NB: This post was guest-written by one Geralt of Rivia, gruff-voiced star of The Wicher 3 and world-class Gwent player. (It is also a review of The Witcher 3’s Gwent, not to be confused with standalone Gwent card game.)
Ever since Gwent started appearing in taverns throughout the Northern Kingdoms, people have been asking, “Geralt, is this the new Dice Poker? Is this the future of gaming in the North? Are you going to kill that ghoul that keeps digging up the mass-grave next door, or are you just going to sit there playing Gwent?”
With Gwent arriving on the scene, it looks like Foltest may not be the only king to be slain this year. Dice Poker, the king of mainstream gaming throughout the north, might finally be dethroned by this hobbyist upstart.
Want more Witcher 3? Here are the best Witcher 3 mods.
I’ll admit: I thought I’d never get tired of Dice Poker. True, there were always snobs who felt it wasn’t much a strategy game. “Geralt, you always just re-roll to your highest matched set.” I even wrote a modest article on high-level poker strategy called “Forget the Full House” which, some have said, revolutionized standard play from a two-pair position.
Yet I fell out-of-love with Dice Poker in the last year. Critics would say it’s the same game year after year. That was part of it, but the game’s quality was declining as well. For one thing, I started having a difficult time rolling the dice so that they all stayed inside the playing-area. I kept fumbling the dice and dropping them on the floor, which is a game-killing issue. For another, I jumped on the “Arm Wrestling” bandwagon (don’t remind me of the 90 I gave it in Viziman Gamer, please!).
I was skeptical of Gwent at first. Card games don’t have a great legacy here in the North. I think we all remember the Sex Card Game craze that swept through here a couple years back. But with Gwent, Northerners might finally have a card game worth playing.
The rules to Gwent seem complicated at first, but they’re pretty straightforward if you think about them. Complicated is when you move in with the love of your life, only to discover that you were basically married before you got amnesia, had a kid you were raising together, and none of your friends thought to tell you about it.
That’s complicated. Gwent is simple.
In Gwent, you and your opponent take turns deploying an army in battle, using cards with special abilities and combat values. Each card goes in a different row to represent the line of battle: the front-line melee line, the ranged and archery units behind them, and the siege lines behind that. But Gwent is more realistic than a typical card game, because you only get ten cards in your hand at the start of the game… and you have to make them last for all three rounds of the game. So if you commit everything you have to win round 1, you won’t be able to win the next engagement. It’s a very realistic simulation of modern warfare. Just think about Henselt’s invasion of Aedirn, when Henselt threw everything he had into into the assault on Vergen, only to have his army fall apart a short time later.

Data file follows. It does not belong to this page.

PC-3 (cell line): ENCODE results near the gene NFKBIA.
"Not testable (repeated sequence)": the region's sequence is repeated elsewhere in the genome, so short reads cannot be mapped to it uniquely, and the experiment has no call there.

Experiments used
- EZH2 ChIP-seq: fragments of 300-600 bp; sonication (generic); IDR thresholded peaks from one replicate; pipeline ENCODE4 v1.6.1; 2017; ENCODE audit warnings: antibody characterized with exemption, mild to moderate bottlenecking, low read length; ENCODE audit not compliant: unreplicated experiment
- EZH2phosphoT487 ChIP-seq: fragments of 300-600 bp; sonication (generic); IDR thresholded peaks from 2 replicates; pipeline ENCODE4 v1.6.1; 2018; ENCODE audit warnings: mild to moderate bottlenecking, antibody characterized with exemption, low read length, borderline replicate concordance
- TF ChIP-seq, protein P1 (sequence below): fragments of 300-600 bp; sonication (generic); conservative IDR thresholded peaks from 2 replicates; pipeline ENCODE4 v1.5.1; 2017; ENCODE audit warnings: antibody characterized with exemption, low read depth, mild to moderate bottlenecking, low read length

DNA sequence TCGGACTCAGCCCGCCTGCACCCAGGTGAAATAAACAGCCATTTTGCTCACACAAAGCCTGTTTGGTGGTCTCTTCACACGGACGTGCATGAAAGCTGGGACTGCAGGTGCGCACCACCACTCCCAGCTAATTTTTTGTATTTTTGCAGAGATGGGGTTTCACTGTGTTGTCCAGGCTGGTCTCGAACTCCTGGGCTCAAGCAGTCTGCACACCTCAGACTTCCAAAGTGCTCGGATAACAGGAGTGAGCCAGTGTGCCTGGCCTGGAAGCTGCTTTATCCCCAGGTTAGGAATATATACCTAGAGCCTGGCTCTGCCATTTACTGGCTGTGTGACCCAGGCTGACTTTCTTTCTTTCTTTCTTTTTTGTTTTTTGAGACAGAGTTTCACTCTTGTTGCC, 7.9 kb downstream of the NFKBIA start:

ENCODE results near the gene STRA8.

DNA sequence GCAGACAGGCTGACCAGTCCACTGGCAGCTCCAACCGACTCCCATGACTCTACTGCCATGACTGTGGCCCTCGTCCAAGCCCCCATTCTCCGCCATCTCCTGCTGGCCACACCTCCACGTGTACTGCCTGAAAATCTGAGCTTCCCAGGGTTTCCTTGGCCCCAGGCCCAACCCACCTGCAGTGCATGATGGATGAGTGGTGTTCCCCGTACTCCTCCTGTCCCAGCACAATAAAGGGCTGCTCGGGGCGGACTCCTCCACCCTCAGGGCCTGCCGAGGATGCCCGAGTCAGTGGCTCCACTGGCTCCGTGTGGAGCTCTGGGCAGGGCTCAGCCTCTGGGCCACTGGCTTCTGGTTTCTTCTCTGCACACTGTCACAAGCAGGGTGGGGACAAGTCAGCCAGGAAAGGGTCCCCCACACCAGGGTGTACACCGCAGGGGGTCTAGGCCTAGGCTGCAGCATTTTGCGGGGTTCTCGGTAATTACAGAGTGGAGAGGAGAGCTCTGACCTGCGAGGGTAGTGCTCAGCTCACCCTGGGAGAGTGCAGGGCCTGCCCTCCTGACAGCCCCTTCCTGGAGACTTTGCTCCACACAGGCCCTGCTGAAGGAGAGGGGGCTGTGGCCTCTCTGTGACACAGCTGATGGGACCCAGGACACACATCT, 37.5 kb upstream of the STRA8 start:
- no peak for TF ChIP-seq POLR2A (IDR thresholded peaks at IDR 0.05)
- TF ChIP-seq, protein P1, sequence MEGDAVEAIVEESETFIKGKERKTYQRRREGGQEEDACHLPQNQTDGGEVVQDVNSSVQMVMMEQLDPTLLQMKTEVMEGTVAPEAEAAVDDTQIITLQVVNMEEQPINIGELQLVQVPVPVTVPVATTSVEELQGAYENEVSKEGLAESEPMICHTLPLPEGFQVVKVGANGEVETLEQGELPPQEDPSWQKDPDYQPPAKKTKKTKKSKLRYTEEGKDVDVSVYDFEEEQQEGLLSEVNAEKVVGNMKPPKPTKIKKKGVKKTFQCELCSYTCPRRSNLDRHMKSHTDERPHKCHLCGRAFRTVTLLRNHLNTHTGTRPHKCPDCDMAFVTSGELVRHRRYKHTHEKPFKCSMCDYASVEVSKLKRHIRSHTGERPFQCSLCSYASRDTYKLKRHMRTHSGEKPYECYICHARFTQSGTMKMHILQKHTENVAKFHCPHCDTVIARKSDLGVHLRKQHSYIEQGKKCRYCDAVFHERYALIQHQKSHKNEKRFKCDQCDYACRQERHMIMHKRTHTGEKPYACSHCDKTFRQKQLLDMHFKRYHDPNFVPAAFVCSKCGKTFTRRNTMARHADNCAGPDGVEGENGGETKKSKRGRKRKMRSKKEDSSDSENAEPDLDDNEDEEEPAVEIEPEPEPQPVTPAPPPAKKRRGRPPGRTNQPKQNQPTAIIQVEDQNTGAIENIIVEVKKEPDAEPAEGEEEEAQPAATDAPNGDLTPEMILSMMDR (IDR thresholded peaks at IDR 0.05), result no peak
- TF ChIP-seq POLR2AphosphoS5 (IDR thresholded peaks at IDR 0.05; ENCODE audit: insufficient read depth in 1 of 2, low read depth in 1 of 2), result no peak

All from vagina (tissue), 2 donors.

The card graphics are great, too. Gwent features some of the most realistic characters, and especially faces, that I’ve ever seen in a game. It’s a huge leap forward, and will have you wishing someone would make a new version of Dice Poker with similarly advanced graphics.
Yet Gwent also seems… I don’t know. This is hard to put into words. Sometimes I feel like you don’t win based on skill or even the luck of the card draw, but based on whether you’ve spent money on special cards and leaders. Even more diabolical, many of the merchants you play against will sell you new cards and leaders right there on the spot! So after beating you simply because they have spent more money on their deck, these same merchants will then offer to sell you better cards, for some truly outrageous prices!
But Gwent is still a good value proposition for players who don’t want to spend 60 crowns on a strong card. A lot of merchants will give you a new card if you beat them, letting you expand your collection just by playing the game.
I don’t know why they do this. I don’t give anyone a card when I lose a game. But I don’t know if I’m supposed to lose a card, so I end up just running away from the table after a defeat. I recommend new players do this. Just make sure you have a good excuse ready, in case someone calls you on it. “Sorry I had to run, I had some witching to do,” is an evergreen explanation. “I had amnesia” is another winner.
Gwent can’t be beat in terms of fun-factor. But the one thing that makes me hesitate is the community around the game. It’s kind of dead at the moment, and while I can’t blame Gwent for the fact that half the population of the North is either dangling from a rope or being eaten by rotfiends, you can’t expect to just walk into a town and find lots of good opponents. Nor is there much discussion of Gwent on the message boards, which are filled with off-topic posts like, “Drowners slaughtered my family, pls help.”
In the end, Gwent isn’t for everybody. Most players will probably stick with Dice Poker or Cowering in Fear, but fans of the under-served strategy genre will find something to sink their teeth into with Gwent.
Geralt of Rivia is a professional monster-slayer, a contributing editor at Dice Poker Quarterly, and the author of The Mutant Gourmet: Thrifty Dishes for People Who Can’t Get Food Poisoning. He lives in the the Northern Kingdoms with his Wolf medallion.
And here’s our review of The Witcher 3: Wild Hunt. Geralt was unavailable for that one.